16-08-2012 224 A man armed with home-made spears standing in front of a seated multitude of striking workers in the violent-torn Lonmin?s Marikane mines. Tiro Ramatlhatse

Johannesburg - On the same day that police opened fire on protesters at Marikana, in North West, the National Council of Provinces approved an amendment to legislation clarifying when officers may use deadly force during an arrest.

An ambiguous, old section of the act made it justifiable to kill someone if they were suspected of committing a schedule one offence – which includes treason, sedition, public violence, murder, culpable homicide and rape – and could not be arrested or prevented from fleeing in any other way.

The amendment, based on a 2002 Constitutional Court judgment, clearly breaks down that deadly force is allowed:

* If a suspect is a violent threat to the officer and others;

* If the suspect is “suspected on reasonable grounds” of committing a violent crime of serious bodily harm and there are no other means of carrying out the arrest.

“The purpose of arrest is to bring before court for trial persons suspected of having committed offences,” says the judgment. Where force is necessary, only the least degree of force reasonably necessary to carry out the arrest may be used.”

Two police officers have reportedly been killed at Lonmin mine since the unrest erupted last week.

Institute for Security Studies crime and justice senior researcher Dr Johan Burger said minimum force had to be used at all times during crowd control situations.

“This usually starts with negotiations between police and the crowd leaders, and involves trying to persuade them to disperse,” he said.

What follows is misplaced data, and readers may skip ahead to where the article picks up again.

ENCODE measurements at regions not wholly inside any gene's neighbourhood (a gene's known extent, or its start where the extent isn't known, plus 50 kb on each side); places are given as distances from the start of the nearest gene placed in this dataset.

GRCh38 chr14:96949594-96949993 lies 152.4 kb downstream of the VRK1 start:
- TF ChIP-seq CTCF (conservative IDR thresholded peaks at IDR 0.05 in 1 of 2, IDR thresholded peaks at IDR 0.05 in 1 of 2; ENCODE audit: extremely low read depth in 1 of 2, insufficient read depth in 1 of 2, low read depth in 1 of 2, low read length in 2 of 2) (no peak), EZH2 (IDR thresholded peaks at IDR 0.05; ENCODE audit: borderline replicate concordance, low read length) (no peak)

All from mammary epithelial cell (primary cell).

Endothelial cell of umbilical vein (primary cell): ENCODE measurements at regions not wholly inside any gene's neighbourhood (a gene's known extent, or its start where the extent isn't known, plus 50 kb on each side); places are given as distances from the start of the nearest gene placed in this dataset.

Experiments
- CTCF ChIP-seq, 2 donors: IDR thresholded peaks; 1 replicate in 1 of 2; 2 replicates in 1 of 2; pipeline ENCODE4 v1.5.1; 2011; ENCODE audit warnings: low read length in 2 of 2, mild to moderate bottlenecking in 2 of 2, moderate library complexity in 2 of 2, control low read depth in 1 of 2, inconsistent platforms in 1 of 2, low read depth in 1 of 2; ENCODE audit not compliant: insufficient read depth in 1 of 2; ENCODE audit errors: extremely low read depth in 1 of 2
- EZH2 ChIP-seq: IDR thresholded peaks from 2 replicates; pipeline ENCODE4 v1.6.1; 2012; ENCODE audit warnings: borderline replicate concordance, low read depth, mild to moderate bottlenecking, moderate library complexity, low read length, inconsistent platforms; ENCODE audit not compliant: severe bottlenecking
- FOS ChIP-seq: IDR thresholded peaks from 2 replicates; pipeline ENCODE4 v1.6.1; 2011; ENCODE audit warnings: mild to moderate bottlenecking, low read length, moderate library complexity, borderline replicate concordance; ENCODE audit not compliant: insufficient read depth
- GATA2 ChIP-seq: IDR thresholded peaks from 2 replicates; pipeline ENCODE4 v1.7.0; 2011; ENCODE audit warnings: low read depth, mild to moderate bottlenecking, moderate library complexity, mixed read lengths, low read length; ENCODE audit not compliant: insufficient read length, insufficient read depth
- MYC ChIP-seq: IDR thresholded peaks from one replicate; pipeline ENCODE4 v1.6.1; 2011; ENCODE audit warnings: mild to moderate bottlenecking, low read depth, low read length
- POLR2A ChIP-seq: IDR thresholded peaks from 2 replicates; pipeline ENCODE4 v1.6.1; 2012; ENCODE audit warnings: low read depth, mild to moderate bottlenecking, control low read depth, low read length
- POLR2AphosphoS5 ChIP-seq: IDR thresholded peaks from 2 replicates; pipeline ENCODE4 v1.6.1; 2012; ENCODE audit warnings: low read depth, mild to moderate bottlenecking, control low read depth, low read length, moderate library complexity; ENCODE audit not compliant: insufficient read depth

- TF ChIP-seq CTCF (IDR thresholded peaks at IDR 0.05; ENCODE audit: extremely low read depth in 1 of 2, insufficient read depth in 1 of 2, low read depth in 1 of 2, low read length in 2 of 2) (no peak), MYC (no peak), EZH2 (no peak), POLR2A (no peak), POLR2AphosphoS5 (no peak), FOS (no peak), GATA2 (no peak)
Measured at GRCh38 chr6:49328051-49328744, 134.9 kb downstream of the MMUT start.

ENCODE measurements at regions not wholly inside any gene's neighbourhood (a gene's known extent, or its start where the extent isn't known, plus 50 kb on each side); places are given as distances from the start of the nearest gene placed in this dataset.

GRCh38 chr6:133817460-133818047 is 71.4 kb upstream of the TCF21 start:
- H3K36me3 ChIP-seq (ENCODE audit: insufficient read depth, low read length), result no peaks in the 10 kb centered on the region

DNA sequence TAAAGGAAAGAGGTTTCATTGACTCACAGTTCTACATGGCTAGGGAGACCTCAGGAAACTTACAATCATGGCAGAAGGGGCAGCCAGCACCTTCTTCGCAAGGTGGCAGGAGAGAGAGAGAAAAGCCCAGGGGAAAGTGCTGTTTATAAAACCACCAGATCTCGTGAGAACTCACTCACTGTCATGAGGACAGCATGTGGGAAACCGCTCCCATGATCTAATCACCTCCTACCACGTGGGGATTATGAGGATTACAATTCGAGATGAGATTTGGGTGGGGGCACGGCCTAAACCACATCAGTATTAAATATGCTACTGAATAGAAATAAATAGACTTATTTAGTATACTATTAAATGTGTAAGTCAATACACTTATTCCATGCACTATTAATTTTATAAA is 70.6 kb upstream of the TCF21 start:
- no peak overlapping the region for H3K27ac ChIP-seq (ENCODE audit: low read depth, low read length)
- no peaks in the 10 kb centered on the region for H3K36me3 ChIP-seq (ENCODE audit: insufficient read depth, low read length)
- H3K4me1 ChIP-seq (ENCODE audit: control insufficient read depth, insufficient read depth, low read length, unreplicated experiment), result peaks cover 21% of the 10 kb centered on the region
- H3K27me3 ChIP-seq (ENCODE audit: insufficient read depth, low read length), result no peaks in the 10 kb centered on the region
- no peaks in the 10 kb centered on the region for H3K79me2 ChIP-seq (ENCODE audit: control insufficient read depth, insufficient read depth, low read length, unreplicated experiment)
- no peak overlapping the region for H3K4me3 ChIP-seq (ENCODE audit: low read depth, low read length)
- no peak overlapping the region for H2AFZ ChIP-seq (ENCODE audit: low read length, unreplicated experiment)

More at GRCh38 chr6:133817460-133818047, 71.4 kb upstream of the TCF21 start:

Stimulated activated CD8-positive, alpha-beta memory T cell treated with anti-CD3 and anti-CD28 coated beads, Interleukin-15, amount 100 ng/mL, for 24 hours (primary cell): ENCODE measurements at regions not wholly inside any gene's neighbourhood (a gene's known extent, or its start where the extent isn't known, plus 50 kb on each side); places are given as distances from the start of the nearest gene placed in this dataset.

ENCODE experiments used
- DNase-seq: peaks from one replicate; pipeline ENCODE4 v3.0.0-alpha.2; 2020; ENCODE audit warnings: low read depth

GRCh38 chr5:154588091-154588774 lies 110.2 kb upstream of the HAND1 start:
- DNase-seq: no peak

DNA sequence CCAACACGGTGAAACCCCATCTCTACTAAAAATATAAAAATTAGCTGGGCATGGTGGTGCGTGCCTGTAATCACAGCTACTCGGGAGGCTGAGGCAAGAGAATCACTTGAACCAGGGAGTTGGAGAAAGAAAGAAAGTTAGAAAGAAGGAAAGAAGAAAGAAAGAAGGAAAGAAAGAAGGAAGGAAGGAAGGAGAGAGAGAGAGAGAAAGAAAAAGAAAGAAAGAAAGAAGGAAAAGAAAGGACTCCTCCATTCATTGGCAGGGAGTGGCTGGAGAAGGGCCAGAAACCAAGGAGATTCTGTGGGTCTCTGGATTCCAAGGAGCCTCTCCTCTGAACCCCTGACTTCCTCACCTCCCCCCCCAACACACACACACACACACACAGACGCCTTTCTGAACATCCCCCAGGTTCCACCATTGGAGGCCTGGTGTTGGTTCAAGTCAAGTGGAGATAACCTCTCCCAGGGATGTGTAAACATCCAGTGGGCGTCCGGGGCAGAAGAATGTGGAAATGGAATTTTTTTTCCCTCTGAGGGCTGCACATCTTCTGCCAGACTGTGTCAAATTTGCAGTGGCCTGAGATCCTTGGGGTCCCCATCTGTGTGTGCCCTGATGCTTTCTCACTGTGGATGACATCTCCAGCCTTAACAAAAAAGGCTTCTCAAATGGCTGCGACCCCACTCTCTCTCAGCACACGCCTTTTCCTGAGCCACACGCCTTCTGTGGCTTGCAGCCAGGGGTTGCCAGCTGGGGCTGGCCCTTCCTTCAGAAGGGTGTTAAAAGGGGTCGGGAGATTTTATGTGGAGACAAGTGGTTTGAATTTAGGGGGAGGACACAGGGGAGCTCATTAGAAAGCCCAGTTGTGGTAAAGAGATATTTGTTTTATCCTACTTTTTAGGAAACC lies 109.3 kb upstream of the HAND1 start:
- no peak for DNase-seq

If this doesn’t work, police can use water cannons, then teargas, and finally rubber bullets to disperse the crowd.

“But then there are clear guidelines on how rubber bullets should be used,” said Burger. “What happened in Ficksburg to Andries Tatane is a perfect example of how they should not be used.”

Deadly force, he said, was an “absolute last resort” and only allowed in self-defence or if an officer’s life was threatened.

At a safety and security summit in Mpumalanga this month, Police Minister Nathi Mthethwa said protests were “a democratic and constitutional right of every citizen”. But in the same breath he insisted the police would not tolerate “violent, barbaric, destruction of property and intolerant conducts, including provoking and touting police”.

And while claiming that new training methods “are now beginning to yield results, for example, when one looks at how police are currently handling service delivery protests”, he repeatedly said cop-killers would not be tolerated.

“The killing of members of the law enforcement agencies, especially the police, is a direct threat to our hard-won constitutional democracy.” – Additional reporting by Sapa

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